The final planning application for Heathrow’s third runway will be a ‘test’ of Boris Johnson’s commitment to tackling climate change, according to the Shadow Transport Secretary.

The Prime Minister once vowed to ‘lay down in front of bulldozers’ to prevent the expansion, but as the airport confirmed a further submission for later this year, it is now down to his government to decide if the controversial development goes ahead.

Transport Secretary Grant Shapps will oversee the decision to permit a Development Consent Order, dependent on the proposals being compatible with the UK’s climate measures.

Labour’s Shadow Transport Secretary Andy McDonald said: “This is make your mind up time for this government.”

“Grant Shapps has to decide if he is serious about tackling climate change or not.

“Does anyone really think it is the right time to increase emissions into the atmosphere?”

A statement from the airport said the submission, which will come after an eight-week public consultation starting in April, will set out to: “Restate Heathrow’s commitment to ensuring an expanded Heathrow meets strict environmental targets."

Brentford and Isleworth MP Ruth Cadbury, whose constituency is under the Heathrow flight path, raised her objections to the plans.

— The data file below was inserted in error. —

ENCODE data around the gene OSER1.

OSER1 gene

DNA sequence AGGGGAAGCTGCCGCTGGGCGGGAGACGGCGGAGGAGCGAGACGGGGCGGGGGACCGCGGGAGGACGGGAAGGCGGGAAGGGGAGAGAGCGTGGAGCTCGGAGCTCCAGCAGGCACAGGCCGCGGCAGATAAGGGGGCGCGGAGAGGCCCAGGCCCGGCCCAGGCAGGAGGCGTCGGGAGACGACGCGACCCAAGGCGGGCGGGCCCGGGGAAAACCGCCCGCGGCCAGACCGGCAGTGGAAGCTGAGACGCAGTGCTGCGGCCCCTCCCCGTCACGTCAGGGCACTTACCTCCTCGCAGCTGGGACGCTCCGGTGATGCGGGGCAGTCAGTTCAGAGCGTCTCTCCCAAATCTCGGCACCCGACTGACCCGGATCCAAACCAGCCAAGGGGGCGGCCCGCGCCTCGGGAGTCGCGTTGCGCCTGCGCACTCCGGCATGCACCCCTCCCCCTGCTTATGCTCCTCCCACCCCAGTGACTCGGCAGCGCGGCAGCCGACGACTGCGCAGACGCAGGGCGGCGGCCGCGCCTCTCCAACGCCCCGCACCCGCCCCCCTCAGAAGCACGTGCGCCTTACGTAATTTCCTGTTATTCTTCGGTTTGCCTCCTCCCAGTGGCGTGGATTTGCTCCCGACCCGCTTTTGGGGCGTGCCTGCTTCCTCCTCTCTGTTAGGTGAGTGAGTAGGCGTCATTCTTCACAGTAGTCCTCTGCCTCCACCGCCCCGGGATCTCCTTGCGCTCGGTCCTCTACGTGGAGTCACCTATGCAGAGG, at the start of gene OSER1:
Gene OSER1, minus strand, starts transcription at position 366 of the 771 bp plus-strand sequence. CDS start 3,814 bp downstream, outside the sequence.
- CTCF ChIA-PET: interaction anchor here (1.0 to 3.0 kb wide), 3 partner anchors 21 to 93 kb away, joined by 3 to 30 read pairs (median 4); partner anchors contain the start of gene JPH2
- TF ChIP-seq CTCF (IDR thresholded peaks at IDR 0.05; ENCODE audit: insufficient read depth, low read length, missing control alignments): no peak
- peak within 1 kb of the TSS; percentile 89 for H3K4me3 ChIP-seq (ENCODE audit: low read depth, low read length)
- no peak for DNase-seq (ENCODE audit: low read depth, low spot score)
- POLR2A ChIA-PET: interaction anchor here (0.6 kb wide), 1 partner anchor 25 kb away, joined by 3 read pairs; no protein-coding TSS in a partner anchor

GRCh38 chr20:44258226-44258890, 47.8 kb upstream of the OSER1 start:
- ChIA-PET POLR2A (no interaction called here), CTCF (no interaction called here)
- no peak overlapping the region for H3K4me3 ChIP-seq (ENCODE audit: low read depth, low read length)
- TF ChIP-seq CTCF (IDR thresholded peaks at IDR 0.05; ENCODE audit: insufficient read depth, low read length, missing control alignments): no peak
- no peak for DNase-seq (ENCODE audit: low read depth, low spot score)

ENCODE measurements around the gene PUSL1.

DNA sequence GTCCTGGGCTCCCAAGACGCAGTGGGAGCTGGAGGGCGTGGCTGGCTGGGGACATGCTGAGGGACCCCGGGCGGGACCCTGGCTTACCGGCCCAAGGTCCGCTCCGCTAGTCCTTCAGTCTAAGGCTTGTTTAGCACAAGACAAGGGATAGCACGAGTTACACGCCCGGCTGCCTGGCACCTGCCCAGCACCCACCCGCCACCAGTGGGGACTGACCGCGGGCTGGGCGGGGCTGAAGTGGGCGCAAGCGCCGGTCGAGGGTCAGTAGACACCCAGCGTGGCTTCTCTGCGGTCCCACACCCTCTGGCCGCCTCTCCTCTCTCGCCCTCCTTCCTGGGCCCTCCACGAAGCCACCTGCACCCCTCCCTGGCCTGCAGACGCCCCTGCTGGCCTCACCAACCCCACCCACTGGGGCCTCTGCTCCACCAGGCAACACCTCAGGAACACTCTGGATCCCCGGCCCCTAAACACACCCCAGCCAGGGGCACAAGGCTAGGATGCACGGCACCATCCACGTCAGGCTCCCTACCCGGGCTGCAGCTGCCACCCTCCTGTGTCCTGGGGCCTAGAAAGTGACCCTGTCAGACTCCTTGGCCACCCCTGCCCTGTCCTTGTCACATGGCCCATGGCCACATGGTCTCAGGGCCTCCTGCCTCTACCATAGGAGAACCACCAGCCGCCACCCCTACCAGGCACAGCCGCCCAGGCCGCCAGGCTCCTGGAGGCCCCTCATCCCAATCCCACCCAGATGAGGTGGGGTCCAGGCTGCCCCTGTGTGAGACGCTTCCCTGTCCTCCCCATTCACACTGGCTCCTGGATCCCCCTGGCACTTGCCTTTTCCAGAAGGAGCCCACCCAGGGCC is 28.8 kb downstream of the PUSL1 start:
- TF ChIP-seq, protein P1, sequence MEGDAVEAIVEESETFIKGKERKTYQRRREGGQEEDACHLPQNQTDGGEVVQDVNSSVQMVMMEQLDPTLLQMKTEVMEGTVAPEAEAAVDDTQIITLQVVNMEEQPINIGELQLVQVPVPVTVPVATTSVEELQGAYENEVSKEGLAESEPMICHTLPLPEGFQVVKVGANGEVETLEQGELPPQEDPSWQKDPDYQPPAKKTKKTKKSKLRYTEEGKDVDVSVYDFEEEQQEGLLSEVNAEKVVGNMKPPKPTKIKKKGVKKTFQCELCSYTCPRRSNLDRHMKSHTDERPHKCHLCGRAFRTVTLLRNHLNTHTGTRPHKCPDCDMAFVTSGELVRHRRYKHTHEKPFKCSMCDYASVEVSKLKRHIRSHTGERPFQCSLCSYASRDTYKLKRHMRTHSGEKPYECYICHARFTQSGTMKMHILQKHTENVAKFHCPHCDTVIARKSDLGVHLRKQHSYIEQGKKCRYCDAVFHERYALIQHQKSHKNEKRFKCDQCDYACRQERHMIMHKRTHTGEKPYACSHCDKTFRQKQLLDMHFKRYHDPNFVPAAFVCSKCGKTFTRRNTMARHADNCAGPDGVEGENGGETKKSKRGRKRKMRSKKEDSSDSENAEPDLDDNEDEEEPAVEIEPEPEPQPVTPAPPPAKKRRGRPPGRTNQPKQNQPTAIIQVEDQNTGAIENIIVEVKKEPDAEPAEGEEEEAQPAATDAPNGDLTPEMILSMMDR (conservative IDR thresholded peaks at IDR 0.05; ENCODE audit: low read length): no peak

She said: “We already know that a third runway will mean more noise, more congestion and more disruption across west London.

“Likewise, the ever-growing threat of the climate crisis means we need to be reducing our emissions; not pumping more CO2 into the atmosphere.”

Handling more than 80million passengers and some 470,000 flights made Heathrow Europe’s busiest airport last year and a third runway would drastically increase its capacity and reduce delays.

Anti-expansion campaigners have renewed their criticism of the development this week.

Geraldine Nicholson, of the Stop Heathrow Expansion, said: “This third runway proposal is becoming a bit of a joke.

“We are asked to engage with yet another consultation so Heathrow can sow destruction on our environment for the benefit of its overseas shareholders.

“Residents just want the project to be scrapped at the very earliest opportunity.”